It's more than obvious that an enterprise migration to Windows 8 will not look like the migration to Windows 7. In fact, many organizations remain in the midst of their Windows 7 deployments and won't even consider a look at Windows 8. Other organizations have completed their Windows 7 projects while still others remain firmly and happily planted on Windows XP.
Many CIOs have indicated that Windows 8 is not currently on their radar and many have also indicated that they intend to skip Windows 8 altogether while they either await Windows 9 or simply stick with Windows 7 or XP. Personally, I see many XP organizations ultimately being forced to Windows 7 because of emerging compatibility issues in new third-party software releases.
For those that intend to ignore Windows 8, I don't think it's going to be quite as easy to do as it may have been to skip, say, Windows Vista. Sure, many organizations will put into place policies that prevent the installation of Windows 8 on official corporate desktops and laptops, but that alone will not prevent these same organizations from having to support it anyway.
Primarily, Windows 8 will worm its way into organizations through BYOD initiatives, whether or not those initiatives are officially sanctioned. Even if an organization doesn't deploy its own Windows 8 desktops and laptops and absolutely forbids the use of personal Windows 8 desktop and laptops, it's important for CIOs to bear in mind that we're moving to a Windows 8 everywhere world. In this era, Windows 8 runs on devices that span the spectrum and include tablets and, if you count Windows Phone 8, mobile devices.
For organizations that have implemented BYOD policies, it will be difficult to make Windows 8 tablets an exception to the policy. After all, Windows 8 tablets will likely be a whole let easier to support than some other tablets. Organizations tools may run natively on the tablet. This is not generally the case with iOS- and Android-based devices on which it's necessary to run Windows-native applications through some kind of remote connection.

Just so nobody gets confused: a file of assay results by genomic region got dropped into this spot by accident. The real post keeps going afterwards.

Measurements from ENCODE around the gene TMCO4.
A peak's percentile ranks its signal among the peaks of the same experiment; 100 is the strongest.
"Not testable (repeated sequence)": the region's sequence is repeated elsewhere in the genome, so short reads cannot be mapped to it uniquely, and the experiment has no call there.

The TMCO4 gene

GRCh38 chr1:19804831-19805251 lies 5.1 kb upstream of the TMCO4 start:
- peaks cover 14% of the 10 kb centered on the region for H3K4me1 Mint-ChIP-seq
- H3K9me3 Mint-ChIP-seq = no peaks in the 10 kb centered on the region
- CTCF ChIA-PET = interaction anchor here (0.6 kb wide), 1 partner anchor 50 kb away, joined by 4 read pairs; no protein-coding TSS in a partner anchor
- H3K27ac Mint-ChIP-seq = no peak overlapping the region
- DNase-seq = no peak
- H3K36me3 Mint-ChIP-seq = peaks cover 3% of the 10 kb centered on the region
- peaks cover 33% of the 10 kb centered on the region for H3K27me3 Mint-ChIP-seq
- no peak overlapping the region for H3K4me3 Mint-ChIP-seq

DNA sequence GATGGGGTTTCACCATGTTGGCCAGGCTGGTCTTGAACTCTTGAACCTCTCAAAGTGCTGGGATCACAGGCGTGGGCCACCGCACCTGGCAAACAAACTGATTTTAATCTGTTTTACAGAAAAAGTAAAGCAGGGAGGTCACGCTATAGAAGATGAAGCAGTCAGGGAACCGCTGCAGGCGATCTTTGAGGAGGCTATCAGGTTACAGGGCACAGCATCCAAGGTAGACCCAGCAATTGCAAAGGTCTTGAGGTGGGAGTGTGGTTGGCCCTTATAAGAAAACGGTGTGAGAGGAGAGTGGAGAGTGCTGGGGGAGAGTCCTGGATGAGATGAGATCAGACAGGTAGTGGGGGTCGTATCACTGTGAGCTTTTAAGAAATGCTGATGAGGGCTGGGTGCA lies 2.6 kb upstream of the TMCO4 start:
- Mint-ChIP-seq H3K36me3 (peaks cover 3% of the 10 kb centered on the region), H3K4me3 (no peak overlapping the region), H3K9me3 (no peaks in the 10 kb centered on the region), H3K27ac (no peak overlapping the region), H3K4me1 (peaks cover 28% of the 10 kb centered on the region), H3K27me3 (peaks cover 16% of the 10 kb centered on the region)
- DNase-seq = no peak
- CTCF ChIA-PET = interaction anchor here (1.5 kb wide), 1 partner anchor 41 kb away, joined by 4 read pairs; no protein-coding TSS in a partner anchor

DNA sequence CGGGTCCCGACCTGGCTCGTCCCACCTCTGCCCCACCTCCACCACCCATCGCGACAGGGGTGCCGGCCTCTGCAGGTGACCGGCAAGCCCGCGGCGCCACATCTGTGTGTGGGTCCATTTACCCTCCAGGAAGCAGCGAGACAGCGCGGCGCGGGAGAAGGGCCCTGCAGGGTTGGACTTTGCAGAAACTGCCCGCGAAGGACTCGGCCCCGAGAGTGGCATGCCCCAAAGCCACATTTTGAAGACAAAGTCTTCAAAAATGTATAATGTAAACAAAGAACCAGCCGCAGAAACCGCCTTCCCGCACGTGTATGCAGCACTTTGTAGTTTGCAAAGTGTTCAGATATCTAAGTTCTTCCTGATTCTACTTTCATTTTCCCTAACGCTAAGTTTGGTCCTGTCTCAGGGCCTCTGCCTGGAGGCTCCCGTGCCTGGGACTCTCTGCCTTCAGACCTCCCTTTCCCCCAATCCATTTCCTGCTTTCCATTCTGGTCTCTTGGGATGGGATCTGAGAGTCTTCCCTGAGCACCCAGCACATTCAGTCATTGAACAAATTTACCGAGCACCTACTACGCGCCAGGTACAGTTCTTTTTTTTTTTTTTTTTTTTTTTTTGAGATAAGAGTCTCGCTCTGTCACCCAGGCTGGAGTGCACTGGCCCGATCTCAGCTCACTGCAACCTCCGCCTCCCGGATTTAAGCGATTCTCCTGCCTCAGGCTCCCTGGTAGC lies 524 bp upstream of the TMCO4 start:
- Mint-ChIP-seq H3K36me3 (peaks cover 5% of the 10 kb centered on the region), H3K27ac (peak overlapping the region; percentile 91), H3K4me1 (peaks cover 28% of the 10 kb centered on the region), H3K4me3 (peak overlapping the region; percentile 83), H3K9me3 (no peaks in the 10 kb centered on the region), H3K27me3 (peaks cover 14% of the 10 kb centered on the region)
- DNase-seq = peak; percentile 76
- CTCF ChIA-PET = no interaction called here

Although Windows 8 is quite different than Windows 7 in many ways, those that have experience in supporting Windows 7 won't have much trouble upgrading their skills to include Windows 8. From a support perspective, it may be easier in some ways to support Windows 8 in a BYOD scenario than it is to support other platforms.
I expect that, upon its release, Microsoft's Surface (Windows 8, x86-based edition), will, at least for a while, be a popular device and, if Microsoft executes well, could be a long-term winner. I also suspect that there will be some in the upper echelons of the organization that will buy these devices and want to use them at work. This is part of the BYOD coin, but senior management, unfortunately, often has different rules, so IT may end up supporting these devices through that backdoor entrance into the company.
Windows 8 does, in fact, carry with it some features that CIOs might find compelling, depending on the organization's needs.
Windows To Go
Windows To Go might be an answer for your need to support part-time or temporary staff. In short, you can provide these people with a USB stick that contains Windows To Go, which is a full corporate desktop. This USB stick can be inserted into any Windows 7 or Windows 8 computer and the person will be presented with your corporate desktop image.
Direct Access has been improved in Windows Server 2012 and Windows 8 and provides users with a VPN without needing to use a VPN. With Direct Access, users are able to directly access the corporate network from anywhere, which means that their machines cab be managed as if they were local and the user gets access to the resources they'd have if they were on the local network.
Side load Metro apps
With the Enterprise edition of Windows 8, organizations will be able to side load Windows 8 Metro apps without having to use the Windows Store.
Although many out there are planning to skip Windows 8 altogether, forces may align that make this decision far from a slam dunk and you may end up discovering that Windows 8 is, in fact, a part of your support portfolio.
Since 1994, Scott Lowe has been providing technology solutions to a variety of organizations. After spending 10 years in multiple CIO roles, Scott is now an independent consultant, blogger, author, owner of The 1610 Group, and a Senior IT Executive with CampusWorks, Inc. Scott is available for consulting, writing, and speaking engagements and can be reached at firstname.lastname@example.org.